By 2021, Iran reportedly sold Venezuela the more advanced Mohajer-6, which has a longer range and greater payload than the Mohajer-2. It also provided precision-guided munitions for the Mohajer-6 and other drones in 2022, Israel alleged. At a military parade in Caracas, Venezuela also displayed a new version of the Mohajer-2 renamed the Antonio José de Sucre-100. The aircraft, assembled locally and upgraded with new armaments, were designed to conduct reconnaissance, surveillance and attack missions.
A military parade in Venezuela yesterday exhibited Iranian drones. The announcer describes the capabilities of the drones which include reconnaissance, attack, anti-tank and anti-personnel. pic.twitter.com/I8E87PJAQC— Joe Truzman (@JoeTruzman) July 6, 2022
Sudan: Iran has reportedly provided a limited number of reconnaissance drones to Sudan since 2008. U.N. peacekeepers observed the Ababil-3, renamed the Zagil, which has a range of 100 kilometers (62 miles). Sudan used the aircraft to surveil rebel groups and pinpoint targets for air force bombers. Rebel groups reportedly downed one Ababil-3 in 2012 and another in 2014.
Ethiopia: Iran provided two Mohajer-6 attack and surveillance drones in August 2021. Ethiopia reportedly used them against Tigrayan rebels. The U.S. Treasury cited the transfer in October 2021, when it imposed sanctions on an Iranian network – including two IRGC generals, two businessmen, and two defense firms – for supporting Iran’s drone programs. The Qods Force “has used and proliferated lethal UAVs for use by Iran-supported groups… and to Ethiopia, where the escalating crisis threatens to destabilize the broader region,” the Treasury said in a statement.
New @planet imagery from December 28, 2021 now confirms the presence of Iranian-made Mohajer-6 drones at Asosa airport in #Ethiopia. The image shows both a drone with the measurement of the Mohajer-6 (wingspan: 10m, length 5.6m) and its ground control station on the tarmac pic.twitter.com/Ewbkkyc759— Wim Zwijnenburg (@wammezz) January 28, 2022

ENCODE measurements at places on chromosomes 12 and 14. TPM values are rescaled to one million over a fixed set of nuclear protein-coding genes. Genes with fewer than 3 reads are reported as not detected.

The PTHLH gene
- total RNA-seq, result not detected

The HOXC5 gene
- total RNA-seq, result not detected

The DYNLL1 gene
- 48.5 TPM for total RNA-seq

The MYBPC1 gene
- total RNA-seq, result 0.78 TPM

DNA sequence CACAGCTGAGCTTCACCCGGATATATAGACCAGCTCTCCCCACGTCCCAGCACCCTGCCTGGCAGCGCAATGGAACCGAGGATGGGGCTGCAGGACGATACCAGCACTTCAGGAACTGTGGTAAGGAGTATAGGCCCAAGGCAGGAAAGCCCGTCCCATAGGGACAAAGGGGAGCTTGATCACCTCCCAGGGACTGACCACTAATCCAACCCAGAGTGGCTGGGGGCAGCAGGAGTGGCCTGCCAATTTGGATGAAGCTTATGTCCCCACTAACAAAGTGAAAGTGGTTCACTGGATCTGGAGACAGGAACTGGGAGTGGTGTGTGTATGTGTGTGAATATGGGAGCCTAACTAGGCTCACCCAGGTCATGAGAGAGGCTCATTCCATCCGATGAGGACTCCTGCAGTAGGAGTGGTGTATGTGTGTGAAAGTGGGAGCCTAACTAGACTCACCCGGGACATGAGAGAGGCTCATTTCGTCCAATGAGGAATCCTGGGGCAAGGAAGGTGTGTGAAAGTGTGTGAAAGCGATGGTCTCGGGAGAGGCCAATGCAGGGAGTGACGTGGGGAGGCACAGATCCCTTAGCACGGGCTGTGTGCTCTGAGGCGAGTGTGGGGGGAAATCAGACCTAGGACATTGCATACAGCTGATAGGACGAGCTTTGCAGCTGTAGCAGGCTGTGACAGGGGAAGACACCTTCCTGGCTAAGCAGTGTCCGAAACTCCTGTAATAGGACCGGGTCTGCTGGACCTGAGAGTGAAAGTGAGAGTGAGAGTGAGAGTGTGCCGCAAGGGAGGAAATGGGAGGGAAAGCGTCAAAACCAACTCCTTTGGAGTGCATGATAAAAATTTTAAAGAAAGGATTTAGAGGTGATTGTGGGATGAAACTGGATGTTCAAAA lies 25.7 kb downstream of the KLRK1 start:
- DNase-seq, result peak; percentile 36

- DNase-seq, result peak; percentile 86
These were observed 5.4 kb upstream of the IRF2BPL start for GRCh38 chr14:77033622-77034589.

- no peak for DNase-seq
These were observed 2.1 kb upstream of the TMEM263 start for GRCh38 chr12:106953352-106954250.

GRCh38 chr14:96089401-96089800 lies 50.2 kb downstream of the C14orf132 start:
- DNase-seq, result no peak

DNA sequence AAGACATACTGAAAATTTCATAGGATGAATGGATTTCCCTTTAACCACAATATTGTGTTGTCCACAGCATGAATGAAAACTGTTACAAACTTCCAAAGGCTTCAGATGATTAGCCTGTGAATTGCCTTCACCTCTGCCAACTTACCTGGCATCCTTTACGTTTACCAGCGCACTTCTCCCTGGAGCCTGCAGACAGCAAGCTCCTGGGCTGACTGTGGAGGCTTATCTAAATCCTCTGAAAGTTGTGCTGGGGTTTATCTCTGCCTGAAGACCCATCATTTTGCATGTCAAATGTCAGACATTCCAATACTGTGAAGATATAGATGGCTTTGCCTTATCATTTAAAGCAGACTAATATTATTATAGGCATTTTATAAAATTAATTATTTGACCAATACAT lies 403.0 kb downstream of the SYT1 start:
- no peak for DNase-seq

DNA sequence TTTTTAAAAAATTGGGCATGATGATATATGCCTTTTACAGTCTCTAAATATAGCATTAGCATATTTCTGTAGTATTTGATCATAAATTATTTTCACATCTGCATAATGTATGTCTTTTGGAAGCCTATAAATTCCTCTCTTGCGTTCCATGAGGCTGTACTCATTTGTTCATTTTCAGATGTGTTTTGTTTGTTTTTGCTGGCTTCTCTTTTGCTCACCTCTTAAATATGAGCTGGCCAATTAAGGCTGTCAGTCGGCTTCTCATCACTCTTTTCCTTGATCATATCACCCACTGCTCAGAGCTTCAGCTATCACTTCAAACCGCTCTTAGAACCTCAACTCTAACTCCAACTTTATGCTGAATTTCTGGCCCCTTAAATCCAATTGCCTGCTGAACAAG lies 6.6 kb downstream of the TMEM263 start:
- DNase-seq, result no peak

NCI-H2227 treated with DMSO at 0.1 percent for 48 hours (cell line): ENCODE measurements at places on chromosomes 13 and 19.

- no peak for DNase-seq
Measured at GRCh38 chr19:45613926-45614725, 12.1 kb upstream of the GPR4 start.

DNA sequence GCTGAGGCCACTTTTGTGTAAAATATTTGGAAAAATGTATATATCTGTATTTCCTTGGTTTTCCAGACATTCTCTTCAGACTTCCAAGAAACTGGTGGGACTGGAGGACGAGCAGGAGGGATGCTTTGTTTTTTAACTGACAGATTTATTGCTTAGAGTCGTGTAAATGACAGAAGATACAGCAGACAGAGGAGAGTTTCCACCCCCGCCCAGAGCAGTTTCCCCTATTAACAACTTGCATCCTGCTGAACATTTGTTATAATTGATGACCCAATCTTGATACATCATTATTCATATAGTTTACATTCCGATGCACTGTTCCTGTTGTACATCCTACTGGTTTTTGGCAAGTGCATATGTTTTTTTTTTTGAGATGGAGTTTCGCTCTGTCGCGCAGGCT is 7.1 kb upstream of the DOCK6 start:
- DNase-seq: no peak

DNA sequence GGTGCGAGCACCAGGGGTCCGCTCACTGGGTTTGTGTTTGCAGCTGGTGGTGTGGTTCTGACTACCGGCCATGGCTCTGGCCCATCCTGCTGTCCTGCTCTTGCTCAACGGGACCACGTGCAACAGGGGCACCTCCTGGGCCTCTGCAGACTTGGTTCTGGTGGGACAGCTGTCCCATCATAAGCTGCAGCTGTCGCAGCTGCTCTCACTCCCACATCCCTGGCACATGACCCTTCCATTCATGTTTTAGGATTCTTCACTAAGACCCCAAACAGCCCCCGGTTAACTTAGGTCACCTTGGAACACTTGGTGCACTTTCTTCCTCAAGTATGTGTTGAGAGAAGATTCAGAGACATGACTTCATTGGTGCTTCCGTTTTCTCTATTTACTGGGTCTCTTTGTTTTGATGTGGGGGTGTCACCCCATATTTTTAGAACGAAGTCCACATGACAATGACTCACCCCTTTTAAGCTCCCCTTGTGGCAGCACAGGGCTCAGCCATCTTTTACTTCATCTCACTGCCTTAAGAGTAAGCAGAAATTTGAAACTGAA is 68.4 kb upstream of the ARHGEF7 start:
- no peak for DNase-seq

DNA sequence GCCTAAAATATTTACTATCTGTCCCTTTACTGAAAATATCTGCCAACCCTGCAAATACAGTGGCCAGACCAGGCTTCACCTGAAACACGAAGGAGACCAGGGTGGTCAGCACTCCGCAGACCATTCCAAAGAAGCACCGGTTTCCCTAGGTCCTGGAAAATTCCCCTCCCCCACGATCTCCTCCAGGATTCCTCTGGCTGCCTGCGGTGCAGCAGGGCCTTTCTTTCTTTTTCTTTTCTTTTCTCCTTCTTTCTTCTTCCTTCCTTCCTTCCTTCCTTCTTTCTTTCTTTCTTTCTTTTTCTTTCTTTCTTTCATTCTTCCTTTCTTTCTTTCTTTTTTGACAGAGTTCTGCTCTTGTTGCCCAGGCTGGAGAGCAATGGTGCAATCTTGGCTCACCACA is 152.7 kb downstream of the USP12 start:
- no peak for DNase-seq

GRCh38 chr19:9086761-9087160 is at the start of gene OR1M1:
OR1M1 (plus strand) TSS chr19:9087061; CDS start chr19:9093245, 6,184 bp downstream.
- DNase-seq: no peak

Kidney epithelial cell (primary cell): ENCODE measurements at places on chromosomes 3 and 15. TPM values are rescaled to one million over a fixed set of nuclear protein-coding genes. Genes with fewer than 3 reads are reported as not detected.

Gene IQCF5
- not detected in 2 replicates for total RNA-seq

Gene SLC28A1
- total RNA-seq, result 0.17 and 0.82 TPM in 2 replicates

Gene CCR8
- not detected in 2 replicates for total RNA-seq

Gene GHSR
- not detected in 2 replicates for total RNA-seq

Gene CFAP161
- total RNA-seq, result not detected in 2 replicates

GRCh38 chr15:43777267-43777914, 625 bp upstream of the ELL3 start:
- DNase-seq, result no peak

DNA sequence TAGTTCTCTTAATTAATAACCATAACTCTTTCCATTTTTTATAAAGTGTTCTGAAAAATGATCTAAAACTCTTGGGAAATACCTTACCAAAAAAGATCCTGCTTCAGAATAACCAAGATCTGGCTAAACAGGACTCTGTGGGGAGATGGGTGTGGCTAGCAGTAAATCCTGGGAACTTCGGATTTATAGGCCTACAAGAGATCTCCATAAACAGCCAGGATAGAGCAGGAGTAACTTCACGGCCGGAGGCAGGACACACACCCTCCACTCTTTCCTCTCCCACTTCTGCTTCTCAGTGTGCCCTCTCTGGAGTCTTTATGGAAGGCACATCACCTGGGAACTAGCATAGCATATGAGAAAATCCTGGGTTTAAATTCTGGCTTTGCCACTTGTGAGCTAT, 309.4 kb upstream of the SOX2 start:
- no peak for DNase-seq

Tajikistan: In May 2022, Iran opened a facility for manufacturing the Ababil-2 drone, which has a range of 200 km (124 miles) and can conduct reconnaissance, surveillance and attack missions. “Apart from meeting our domestic need, we can export military equipment to allied and friendly countries to help increase security and sustainable peace,” Major General Mohammad Bagheri, the chief of staff of Iran’s armed forces, said at the opening in Dushanbe. Iranian media described the facility as a “factory” or “production plant,” but Nadimi said that it appeared to be a “small workshop-level operation.”
Syria: During the civil war in Syria, Iranian forces reportedly used several types of attack and reconnaissance drones, including the Ababil-3, Mohajer-4, Shahed-123, Shahed-129s, and Yasir. “Our bomber drones have carried out 700 military operations using smart bombs against Daesh [ISIS]” in Syria, Brigadier General Amir Ali Hajizadeh, the commander of the IRGC aerospace force, said in 2018. Iran housed many of its drones at Syria’s Tiya (T-4) airbase, which Israeli forces reportedly hit at least six times between 2018 and 2021. “Since at least 2021, Iran has set up a very small number drone factories in Syria, probably no more than three,” Michael Knights, a fellow at The Washington Institute, told The Iran Primer. A couple of assembly workshops would suffice for the number of drones the IRGC has flown in Syria, he added. In October 2022, Israel reportedly struck an Iranian drone factory operated by Hezbollah in Syria.
By exporting drones, Iran garnered “financial gain, prestige and geopolitical considerations” pivotal to its international standing, Nadimi said. Trade in arms was a way to boost bilateral ties for a country with few true allies. “In monetary terms, the deals have been relatively inconsequential, but not so as far as influence goes,” Barrie said.
Iran also benefitted from observing how its drones performed in diverse war zones. “Uninhabited aerial vehicles have an obvious utility in a conflict, but this is in part dependent on how they are used, and how many are available,” Barrie said.
In 2022, Israel and Turkey were the region’s other major drone exporters. Iran’s drones were simpler and “almost certainly less costly,” Barrie said.
Between 1985 and 2014, Israel exported 60 percent of the world’s drones, according to the Stockholm International Peace Research Institute. It had more than 50 customers in Africa, Asia, Europe, North America, and South America. Israel exported advanced drones for reconnaissance and surveillance that could be later fitted with weapons for attack missions.
After years of importing U.S. and Israeli drones, Turkey developed advanced indigenous systems, such as the Bayraktar TB2, in the 2010s. It can carry out reconnaissance and surveillance missions but also unleash missiles and bombs. In 2022, Ukraine used Turkey’s TB2s to take out Russian artillery systems and armored vehicles, including tanks. As of 2022, at least 14 countries reportedly owned TB2s, and another 16 countries sought to buy them.